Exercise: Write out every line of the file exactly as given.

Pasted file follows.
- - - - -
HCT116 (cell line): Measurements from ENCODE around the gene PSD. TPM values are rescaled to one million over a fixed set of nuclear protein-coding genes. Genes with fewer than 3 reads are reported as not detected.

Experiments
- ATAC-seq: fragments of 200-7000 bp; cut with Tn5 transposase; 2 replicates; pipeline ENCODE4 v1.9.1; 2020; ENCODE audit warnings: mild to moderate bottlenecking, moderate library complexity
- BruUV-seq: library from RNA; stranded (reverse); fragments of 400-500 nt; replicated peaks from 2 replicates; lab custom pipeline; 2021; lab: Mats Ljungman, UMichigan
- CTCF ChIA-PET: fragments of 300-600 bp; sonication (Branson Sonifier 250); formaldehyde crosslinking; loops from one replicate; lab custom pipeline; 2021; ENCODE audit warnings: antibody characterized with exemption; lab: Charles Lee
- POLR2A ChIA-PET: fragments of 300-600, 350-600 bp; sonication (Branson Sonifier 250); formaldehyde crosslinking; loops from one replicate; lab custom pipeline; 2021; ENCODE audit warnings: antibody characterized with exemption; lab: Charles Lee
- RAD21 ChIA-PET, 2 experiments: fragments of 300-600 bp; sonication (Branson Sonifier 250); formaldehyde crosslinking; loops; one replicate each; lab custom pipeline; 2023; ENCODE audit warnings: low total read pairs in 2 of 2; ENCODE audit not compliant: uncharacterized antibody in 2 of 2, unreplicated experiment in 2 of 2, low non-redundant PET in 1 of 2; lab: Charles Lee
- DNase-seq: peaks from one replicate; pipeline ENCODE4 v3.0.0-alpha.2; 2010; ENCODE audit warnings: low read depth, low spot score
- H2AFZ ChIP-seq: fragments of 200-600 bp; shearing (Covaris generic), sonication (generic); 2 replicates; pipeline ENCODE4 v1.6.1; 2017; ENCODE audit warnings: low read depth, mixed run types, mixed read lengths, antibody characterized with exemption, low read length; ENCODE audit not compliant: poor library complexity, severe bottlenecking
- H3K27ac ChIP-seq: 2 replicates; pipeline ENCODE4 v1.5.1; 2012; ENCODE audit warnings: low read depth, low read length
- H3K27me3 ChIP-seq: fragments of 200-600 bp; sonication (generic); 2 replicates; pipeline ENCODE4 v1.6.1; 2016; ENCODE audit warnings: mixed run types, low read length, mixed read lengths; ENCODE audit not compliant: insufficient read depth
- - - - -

HCT116 (cell line): Measurements from ENCODE around the gene PSD. TPM values are rescaled to one million over a fixed set of nuclear protein-coding genes. Genes with fewer than 3 reads are reported as not detected.

Experiments
- ATAC-seq: fragments of 200-7000 bp; cut with Tn5 transposase; 2 replicates; pipeline ENCODE4 v1.9.1; 2020; ENCODE audit warnings: mild to moderate bottlenecking, moderate library complexity
- BruUV-seq: library from RNA; stranded (reverse); fragments of 400-500 nt; replicated peaks from 2 replicates; lab custom pipeline; 2021; lab: Mats Ljungman, UMichigan
- CTCF ChIA-PET: fragments of 300-600 bp; sonication (Branson Sonifier 250); formaldehyde crosslinking; loops from one replicate; lab custom pipeline; 2021; ENCODE audit warnings: antibody characterized with exemption; lab: Charles Lee
- POLR2A ChIA-PET: fragments of 300-600, 350-600 bp; sonication (Branson Sonifier 250); formaldehyde crosslinking; loops from one replicate; lab custom pipeline; 2021; ENCODE audit warnings: antibody characterized with exemption; lab: Charles Lee
- RAD21 ChIA-PET, 2 experiments: fragments of 300-600 bp; sonication (Branson Sonifier 250); formaldehyde crosslinking; loops; one replicate each; lab custom pipeline; 2023; ENCODE audit warnings: low total read pairs in 2 of 2; ENCODE audit not compliant: uncharacterized antibody in 2 of 2, unreplicated experiment in 2 of 2, low non-redundant PET in 1 of 2; lab: Charles Lee
- DNase-seq: peaks from one replicate; pipeline ENCODE4 v3.0.0-alpha.2; 2010; ENCODE audit warnings: low read depth, low spot score
- H2AFZ ChIP-seq: fragments of 200-600 bp; shearing (Covaris generic), sonication (generic); 2 replicates; pipeline ENCODE4 v1.6.1; 2017; ENCODE audit warnings: low read depth, mixed run types, mixed read lengths, antibody characterized with exemption, low read length; ENCODE audit not compliant: poor library complexity, severe bottlenecking
- H3K27ac ChIP-seq: 2 replicates; pipeline ENCODE4 v1.5.1; 2012; ENCODE audit warnings: low read depth, low read length
- H3K27me3 ChIP-seq: fragments of 200-600 bp; sonication (generic); 2 replicates; pipeline ENCODE4 v1.6.1; 2016; ENCODE audit warnings: mixed run types, low read length, mixed read lengths; ENCODE audit not compliant: insufficient read depth